A Steeper Domestic Producer Price Decline to Spur Exports
In December month-on-month, producer prices picked up 0.4%, primarily recording a rise in the prices of goods for domestic market. The price level of the latter had been moving down for the last 13 months, and the current rise was triggered mainly by supply factors, increasing purchase prices for food products, milk in particular, and more expensive articles of wood.
Producer prices were on a downward trend for both goods sold in the domestic market and those exported, on average by 4.7% lower than in 2008, due to weak domestic demand and cost reductions of the last year.
With the foreign demand recovering and the global natural resources becoming more expensive again, last year the producer price contractions for exported output were relatively smaller than for domestically sold goods, the latter, in turn, affected by a dramatic plummeting in the domestic demand and reduced labour costs. As prices in the domestic market are likely to fall at a relatively faster pace, businesses are expected to find extra stimuli for re-orienting production to external markets, thereby boosting the share of exports in the economy.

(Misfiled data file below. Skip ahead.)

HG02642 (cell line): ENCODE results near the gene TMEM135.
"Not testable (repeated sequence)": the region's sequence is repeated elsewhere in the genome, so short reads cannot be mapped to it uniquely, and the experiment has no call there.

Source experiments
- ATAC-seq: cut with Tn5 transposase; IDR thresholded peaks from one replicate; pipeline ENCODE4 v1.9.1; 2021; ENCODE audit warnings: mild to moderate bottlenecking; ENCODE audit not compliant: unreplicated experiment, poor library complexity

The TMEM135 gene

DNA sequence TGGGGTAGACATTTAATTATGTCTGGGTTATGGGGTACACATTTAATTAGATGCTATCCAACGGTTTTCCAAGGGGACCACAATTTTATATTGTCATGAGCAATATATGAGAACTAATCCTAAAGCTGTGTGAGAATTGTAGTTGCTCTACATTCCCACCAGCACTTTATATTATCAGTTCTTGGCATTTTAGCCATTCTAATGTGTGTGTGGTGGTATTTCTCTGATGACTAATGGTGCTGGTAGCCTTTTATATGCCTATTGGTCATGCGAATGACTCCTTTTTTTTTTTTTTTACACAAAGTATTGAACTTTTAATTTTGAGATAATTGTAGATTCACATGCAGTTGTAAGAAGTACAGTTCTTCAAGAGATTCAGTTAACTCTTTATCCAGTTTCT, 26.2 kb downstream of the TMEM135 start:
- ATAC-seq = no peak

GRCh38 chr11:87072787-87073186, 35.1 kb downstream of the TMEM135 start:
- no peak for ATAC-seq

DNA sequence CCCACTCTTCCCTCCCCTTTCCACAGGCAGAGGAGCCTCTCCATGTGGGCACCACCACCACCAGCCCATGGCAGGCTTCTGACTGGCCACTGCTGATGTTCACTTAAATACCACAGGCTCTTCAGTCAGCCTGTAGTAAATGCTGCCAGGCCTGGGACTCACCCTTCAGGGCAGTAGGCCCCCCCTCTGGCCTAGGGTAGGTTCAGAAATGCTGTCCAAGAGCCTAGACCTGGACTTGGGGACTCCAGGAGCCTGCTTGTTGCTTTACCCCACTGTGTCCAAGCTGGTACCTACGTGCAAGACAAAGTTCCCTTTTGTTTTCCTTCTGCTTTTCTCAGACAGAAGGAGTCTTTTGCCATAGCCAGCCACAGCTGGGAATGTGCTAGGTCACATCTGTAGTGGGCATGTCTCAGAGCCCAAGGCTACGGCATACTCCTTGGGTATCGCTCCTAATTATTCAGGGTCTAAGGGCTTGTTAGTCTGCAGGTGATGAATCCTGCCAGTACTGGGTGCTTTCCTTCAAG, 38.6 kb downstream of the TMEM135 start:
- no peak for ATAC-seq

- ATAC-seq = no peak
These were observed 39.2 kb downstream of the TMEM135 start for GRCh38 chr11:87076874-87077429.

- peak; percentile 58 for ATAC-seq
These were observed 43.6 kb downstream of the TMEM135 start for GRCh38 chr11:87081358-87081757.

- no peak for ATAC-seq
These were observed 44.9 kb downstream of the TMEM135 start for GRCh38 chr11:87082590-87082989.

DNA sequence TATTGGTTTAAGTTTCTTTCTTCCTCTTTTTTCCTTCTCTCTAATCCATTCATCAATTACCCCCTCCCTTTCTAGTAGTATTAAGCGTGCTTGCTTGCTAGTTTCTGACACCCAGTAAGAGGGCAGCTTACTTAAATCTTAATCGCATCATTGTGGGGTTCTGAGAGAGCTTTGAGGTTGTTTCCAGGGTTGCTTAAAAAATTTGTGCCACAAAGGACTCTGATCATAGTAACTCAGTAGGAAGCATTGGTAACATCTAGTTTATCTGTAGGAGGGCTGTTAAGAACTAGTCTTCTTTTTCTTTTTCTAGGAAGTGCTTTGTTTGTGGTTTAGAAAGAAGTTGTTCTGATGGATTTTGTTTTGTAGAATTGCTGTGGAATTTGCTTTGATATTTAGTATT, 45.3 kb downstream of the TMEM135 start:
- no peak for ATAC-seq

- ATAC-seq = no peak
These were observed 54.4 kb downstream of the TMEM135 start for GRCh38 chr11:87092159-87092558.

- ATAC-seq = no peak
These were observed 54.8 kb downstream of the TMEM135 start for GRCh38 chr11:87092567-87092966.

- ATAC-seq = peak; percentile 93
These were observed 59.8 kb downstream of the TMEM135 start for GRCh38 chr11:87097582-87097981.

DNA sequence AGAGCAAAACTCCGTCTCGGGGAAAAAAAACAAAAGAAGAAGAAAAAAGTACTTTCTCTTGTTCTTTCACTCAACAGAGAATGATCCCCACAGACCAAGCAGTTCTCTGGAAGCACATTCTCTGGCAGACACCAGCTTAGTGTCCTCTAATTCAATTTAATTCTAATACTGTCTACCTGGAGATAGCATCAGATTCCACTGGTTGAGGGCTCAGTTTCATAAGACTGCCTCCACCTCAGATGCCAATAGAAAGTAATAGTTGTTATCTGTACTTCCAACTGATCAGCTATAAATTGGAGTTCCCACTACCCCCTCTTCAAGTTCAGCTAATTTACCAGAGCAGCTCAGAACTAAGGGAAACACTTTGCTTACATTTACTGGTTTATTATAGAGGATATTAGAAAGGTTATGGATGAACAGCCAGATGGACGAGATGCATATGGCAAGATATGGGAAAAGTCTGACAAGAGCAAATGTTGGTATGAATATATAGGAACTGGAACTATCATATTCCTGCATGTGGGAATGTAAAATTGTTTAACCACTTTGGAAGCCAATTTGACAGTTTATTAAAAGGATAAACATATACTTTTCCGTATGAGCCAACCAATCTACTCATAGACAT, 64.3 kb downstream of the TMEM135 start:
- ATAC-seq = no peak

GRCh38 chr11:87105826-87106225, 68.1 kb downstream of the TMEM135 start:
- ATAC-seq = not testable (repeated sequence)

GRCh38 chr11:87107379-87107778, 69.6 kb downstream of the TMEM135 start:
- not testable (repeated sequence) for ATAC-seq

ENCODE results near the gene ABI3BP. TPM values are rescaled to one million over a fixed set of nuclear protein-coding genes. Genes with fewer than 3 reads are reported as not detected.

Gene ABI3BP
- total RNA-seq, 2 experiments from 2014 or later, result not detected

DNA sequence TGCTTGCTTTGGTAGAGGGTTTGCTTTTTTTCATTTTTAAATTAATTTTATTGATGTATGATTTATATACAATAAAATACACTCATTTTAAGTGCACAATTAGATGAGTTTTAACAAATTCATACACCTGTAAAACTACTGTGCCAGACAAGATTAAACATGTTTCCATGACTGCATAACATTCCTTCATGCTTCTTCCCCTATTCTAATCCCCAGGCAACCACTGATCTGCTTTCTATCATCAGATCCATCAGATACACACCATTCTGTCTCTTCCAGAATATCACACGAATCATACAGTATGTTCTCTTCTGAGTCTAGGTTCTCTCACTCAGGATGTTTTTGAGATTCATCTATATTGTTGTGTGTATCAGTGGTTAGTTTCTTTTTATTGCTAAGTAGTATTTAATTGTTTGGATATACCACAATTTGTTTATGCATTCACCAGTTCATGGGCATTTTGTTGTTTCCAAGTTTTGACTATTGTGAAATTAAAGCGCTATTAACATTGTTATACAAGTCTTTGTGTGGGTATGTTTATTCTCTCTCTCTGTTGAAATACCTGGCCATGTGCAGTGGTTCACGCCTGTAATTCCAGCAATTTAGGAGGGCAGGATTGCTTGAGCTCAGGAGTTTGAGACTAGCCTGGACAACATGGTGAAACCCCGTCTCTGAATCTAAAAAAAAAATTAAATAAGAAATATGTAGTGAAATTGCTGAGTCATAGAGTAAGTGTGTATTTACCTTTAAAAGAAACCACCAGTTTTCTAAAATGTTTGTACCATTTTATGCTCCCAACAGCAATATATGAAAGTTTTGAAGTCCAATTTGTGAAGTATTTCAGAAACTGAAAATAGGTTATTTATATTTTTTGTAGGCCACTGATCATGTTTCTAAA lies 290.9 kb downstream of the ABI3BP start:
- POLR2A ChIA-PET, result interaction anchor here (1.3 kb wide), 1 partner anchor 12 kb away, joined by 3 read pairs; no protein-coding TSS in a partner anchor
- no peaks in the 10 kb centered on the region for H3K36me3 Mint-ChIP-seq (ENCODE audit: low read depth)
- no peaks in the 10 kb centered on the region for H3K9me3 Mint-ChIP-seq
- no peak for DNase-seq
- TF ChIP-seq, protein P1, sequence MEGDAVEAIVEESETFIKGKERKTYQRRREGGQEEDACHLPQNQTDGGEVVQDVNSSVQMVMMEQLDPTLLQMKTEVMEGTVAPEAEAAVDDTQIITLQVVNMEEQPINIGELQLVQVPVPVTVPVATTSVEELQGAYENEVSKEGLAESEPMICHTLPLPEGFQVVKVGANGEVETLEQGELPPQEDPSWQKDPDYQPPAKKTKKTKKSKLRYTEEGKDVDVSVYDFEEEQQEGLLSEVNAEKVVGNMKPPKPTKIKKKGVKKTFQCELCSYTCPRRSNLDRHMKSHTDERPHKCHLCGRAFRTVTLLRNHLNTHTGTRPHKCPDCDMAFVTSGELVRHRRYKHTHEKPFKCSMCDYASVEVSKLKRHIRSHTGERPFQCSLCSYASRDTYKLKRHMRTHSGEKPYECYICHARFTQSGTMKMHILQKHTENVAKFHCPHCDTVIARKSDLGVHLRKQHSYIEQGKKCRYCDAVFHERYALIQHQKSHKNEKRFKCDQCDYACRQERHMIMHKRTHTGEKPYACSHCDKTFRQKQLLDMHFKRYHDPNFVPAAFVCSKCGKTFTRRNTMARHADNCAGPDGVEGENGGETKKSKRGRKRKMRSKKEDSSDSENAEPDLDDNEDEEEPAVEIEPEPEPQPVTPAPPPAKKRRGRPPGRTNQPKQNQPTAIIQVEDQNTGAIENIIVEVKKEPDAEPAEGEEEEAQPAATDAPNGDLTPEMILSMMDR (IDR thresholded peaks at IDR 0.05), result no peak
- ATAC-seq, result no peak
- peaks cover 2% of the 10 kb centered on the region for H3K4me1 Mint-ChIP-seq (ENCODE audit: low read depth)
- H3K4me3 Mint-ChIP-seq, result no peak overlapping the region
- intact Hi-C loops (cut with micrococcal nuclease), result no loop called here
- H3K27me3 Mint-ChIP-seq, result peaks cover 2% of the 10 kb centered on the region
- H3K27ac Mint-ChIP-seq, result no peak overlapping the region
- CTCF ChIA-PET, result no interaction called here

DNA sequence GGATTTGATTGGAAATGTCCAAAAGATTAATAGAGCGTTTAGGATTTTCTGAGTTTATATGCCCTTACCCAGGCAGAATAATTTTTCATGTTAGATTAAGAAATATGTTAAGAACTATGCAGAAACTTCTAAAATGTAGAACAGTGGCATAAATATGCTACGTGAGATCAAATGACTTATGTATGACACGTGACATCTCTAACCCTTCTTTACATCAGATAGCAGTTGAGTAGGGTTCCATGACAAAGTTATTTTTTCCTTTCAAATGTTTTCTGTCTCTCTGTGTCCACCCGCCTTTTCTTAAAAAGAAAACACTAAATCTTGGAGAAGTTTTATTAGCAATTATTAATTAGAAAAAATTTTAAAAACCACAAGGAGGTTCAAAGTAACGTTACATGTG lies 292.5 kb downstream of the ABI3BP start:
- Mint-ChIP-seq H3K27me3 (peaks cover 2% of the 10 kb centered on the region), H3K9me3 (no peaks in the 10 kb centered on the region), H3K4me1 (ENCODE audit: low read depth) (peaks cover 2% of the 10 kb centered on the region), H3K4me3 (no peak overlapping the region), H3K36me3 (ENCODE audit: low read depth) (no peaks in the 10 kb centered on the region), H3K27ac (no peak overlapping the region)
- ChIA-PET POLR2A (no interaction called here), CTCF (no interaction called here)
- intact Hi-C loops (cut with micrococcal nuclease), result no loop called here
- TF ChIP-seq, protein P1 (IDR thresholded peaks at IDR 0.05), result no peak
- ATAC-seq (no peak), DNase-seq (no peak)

In addition, the real effective exchange rate of the lats whose calculation builds on producer prices in manufacturing, since the beginning of the last year had depreciated, to record a drop of 6.1% in October. The real effective exchange rate is an indicator of the economy's ability to compete while its decline signals improvements in external competitiveness primarily triggered by lower production costs, labour costs in particular.
While the domestic demand remains weak, the downward pressure on producer prices in the domestic market is expected to continue in the near future, with supply factors albeit acting as an obstacle.